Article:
August 26, 2022 3:20pm
GLI testifies on local tax reform
On Thursday, GLI’s vice president of government affairs and communications, Shelby Somervell, testified before a joint committee of the House Local Government and the Senate State and Local Government Committees on the need to modernize the local tax structures for city and county governments in Kentucky.
State Representative and House Local Government Committee Chair Michael Meredith (R-Oakland) has championed local tax reform and noted that decades of task forces and studies have come to the same conclusion: local tax reform is needed to ensure that cities and counties can fund essential services while positioning them to compete at the regional and national levels.
Currently, local governments are limited to the taxes they can impose by Section 181 of the Kentucky Constitution (which dates back to 1891). The section outlines a few taxation options, including property, occupational, insurance premium taxes and franchise fees. House Bill 475, filed by Rep. Meredith during the 2022 regular legislative session, would have amended the Kentucky Constitution to allow the General Assembly to set new, modern parameters for local governments to produce revenue. HB 475 passed the House with broad support and Rep. Meredith stated that he intends to file similar legislation in an upcoming session.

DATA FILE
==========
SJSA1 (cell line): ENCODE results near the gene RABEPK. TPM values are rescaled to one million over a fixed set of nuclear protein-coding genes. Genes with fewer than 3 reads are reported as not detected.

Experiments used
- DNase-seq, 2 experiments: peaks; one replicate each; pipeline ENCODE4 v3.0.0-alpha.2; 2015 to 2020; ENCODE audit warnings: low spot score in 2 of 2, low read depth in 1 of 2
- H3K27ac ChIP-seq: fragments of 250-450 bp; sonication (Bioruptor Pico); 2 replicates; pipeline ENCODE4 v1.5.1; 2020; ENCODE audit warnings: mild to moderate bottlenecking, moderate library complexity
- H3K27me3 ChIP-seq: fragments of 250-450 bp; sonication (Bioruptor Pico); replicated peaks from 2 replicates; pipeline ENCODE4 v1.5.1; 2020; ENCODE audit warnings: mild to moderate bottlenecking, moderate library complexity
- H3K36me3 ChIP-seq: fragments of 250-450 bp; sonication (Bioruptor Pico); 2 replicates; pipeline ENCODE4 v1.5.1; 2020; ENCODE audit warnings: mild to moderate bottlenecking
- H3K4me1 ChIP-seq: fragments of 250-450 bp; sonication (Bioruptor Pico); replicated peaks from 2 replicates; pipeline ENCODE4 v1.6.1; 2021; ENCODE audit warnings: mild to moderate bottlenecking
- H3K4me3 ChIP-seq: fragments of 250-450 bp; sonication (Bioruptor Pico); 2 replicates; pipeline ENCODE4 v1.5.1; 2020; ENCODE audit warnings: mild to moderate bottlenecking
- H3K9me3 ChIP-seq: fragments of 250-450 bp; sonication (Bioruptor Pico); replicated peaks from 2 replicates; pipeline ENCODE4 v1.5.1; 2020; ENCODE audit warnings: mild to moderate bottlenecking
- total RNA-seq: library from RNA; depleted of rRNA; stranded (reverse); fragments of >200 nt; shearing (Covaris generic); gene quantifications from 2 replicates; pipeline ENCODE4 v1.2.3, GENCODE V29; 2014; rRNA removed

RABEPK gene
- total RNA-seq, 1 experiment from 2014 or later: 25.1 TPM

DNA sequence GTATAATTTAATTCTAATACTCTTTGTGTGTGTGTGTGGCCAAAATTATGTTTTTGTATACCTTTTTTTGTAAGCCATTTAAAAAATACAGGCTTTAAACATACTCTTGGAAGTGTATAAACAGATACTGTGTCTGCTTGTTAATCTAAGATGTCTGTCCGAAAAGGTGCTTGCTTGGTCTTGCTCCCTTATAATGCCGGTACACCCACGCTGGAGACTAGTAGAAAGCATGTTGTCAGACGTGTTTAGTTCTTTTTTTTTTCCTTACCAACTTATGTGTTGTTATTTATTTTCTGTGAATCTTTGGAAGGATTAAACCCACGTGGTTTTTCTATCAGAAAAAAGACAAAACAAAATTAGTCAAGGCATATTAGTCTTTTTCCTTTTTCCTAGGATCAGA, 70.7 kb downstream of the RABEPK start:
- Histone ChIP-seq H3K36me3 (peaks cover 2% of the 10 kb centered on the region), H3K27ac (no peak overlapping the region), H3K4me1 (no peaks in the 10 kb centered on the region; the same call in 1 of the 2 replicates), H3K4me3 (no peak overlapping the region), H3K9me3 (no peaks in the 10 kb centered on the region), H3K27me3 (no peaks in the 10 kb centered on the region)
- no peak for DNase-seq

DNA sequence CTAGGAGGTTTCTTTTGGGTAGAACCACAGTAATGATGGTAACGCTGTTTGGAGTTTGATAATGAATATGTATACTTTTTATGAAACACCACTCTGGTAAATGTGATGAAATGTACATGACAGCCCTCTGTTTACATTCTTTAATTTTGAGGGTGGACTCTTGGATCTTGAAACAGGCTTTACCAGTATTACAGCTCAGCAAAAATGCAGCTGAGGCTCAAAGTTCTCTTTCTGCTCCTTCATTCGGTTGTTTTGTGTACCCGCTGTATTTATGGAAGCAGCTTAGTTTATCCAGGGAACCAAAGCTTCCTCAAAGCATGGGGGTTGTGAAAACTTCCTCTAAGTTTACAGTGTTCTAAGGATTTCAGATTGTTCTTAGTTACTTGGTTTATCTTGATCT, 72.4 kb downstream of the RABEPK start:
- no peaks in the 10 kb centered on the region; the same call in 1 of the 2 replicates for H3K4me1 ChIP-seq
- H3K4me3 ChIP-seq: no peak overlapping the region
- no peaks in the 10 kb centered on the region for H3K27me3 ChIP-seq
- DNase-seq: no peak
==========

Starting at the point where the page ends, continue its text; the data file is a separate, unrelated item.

In her testimony, Somervell emphasized the impact that tax changes at the local level would have in making Kentucky more competitive with other states in the areas of economic development and talent. She added that the positive effects of the General Assembly’s reform to state personal income tax during the most recent legislative session would not be fully realized unless similar changes moving away from productivity taxes are made at the local level.
In Louisville, occupational taxes account for 57% of Louisville Metro’s operating budget, putting the burden on the operations of city services on the local residents. Amending the constitution and allowing the General Assembly to set parameters for modern local tax structures would allow cities like Louisville to shift some of the economic burden to consumption-based revenue.
Joining GLI in support of these policies was J.D. Chaney, CEO of Kentucky League of Cities, Jim Henderson, CEO & Executive Director of KACo, and Andi Johnson, Chief Policy Office and Director of Regional Engagement for Commerce Lexington.